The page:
“Maybe you go, ‘I don’t really like the cops so I don’t want to support the cops,’ but you can support a non-profit group that’s going into schools and educating youth so that, maybe when that girl runs away, she goes, ‘Oh, I’ve heard about traffickers now, so now I’m not going to be lured in or suckered in by them.’ Or educating young boys that it’s not OK to sell people, that it’s not OK to buy people,” says Steele. “ … The thing communities need to do is figure out what aspect of it they think is important, and then support it.”

It’s easier for individuals and communities to address language and cultural norms surrounding “pimps,” “girls” and the availability of cheap goods and services provided on the backs of modern-day slaves before victims exist than it is for the few law-enforcement individuals dedicated exclusively to trafficking to find, reach and recover the survivors while juggling heavy caseloads. These people are working their asses off on a handful of cases and twice as many leads at any time. They need support.

“There are certain ones where you’re just devastated, because you’re talking to them, and you’re interviewing them, and there’s this emotional detachment,” says Steele. “ … There needs to be. Some studies say an average sex worker will have 800 sex partners in a year. If you’re 14, there needs to be some emotional detachment there to cope.”

Society pays for that damage. Everyone we spoke with agreed: Human trafficking cases require immense resources, standing out as the most labor- and time-intensive DoJ focus. Every single person working these cases faces a comprehensive case load additionally complicated by inaccurate views about labor trafficking and prostitution.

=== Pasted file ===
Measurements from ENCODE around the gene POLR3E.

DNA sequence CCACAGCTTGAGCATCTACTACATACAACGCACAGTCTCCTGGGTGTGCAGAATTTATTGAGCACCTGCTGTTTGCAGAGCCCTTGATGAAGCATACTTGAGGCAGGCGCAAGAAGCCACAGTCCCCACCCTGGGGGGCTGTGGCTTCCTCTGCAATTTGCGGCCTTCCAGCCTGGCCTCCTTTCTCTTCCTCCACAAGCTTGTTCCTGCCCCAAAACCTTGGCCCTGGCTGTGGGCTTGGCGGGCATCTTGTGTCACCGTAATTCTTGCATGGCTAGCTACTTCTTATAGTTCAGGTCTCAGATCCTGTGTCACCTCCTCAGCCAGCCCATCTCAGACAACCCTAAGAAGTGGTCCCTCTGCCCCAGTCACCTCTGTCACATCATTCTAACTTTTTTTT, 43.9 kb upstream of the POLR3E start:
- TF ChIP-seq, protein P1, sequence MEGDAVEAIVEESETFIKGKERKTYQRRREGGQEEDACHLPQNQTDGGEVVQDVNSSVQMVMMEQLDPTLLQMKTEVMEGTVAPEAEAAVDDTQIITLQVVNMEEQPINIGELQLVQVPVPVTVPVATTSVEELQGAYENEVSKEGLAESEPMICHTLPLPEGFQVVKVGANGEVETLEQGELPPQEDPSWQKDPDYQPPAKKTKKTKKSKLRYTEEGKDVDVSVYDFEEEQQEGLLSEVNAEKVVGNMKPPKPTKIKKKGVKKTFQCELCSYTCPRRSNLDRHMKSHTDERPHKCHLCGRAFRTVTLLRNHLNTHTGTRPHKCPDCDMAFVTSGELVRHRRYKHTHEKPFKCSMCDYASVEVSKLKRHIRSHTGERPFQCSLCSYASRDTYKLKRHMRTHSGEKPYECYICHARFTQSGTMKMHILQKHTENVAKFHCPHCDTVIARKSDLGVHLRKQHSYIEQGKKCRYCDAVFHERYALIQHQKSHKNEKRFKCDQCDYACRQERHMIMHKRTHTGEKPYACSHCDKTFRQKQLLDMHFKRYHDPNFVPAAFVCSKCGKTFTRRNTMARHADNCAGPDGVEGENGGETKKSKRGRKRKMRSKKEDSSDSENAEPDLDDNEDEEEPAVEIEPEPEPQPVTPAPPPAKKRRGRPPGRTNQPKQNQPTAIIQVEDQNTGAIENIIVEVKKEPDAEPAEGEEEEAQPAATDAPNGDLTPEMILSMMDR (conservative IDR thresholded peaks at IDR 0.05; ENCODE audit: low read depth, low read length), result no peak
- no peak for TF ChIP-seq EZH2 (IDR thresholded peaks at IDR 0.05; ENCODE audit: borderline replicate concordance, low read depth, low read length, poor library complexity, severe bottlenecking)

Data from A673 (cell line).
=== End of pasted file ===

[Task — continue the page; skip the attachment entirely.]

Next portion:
Sex cases often involve multiple “pimps” — enforcers, movers, marketers, etc. —  who average four to six girls each and easily rake in $150,000 to $200,000 per child each of the seven years that child is expected to survive in the industry. These are your neighbors, Colorado, turning runaways into a cash crop and violating communities.

“We have 12-year-old boys being recruited to be pimps, just like we have 12-year-old girls being recruited to be victims,” says Riley. “We have 12-year-old boys, without their knowledge, being recruited to be buyers. When a 12-year-old has seen tens of thousands of images that objectify a woman, that sets a standard for ‘This is how I should interact with a woman and how I should respect a woman,’ … boys start creating this appetite that’s not appropriate or healthy or respectful to women. When that 12-year-old gets to be 25, it’s much easier for him to be a buyer, and a trafficker will prey on that.”

Labor trafficking cases often involve even more victims and are harder in all arenas: prevention, investigation, prosecution and survivor services, says Finger. And they happen anywhere workers can be moved out of the public eye. So does most sex trafficking, so identifying these cases falls to social service personnel and prosecutors who encounter it while dealing with other cases. Or it falls to curious, caring community members whose work or lives could prevent, identify or address victimization.

“For different communities, it’s a different answer,” says Riley. “… It’s not just about these sectors doing their part on their own. It’s about everyone understanding how they fit together in the puzzle and working together to make one big, complete picture. It’s about finding where the issue intersects with you.

“Empower the people already at those intersections. … Identify those intersections, and go in and empower the people there to understand it and to respond.

“ … That’s a preventative approach. We also work on universities a lot because we believe a large number of our future world and community leaders are on our college campuses … so our future leaders are already wrestling with how to make this a part of their lives. Sometimes we won’t see the impact of that for five or 10 years, but when those people get into positions of influence, they have a perspective on how to fight this issue that wasn’t there before.”

Now you have perspective too. Whatever your career path, your lifestyle, your cause, your recreation, your intersection, look around. It’s already a part of you.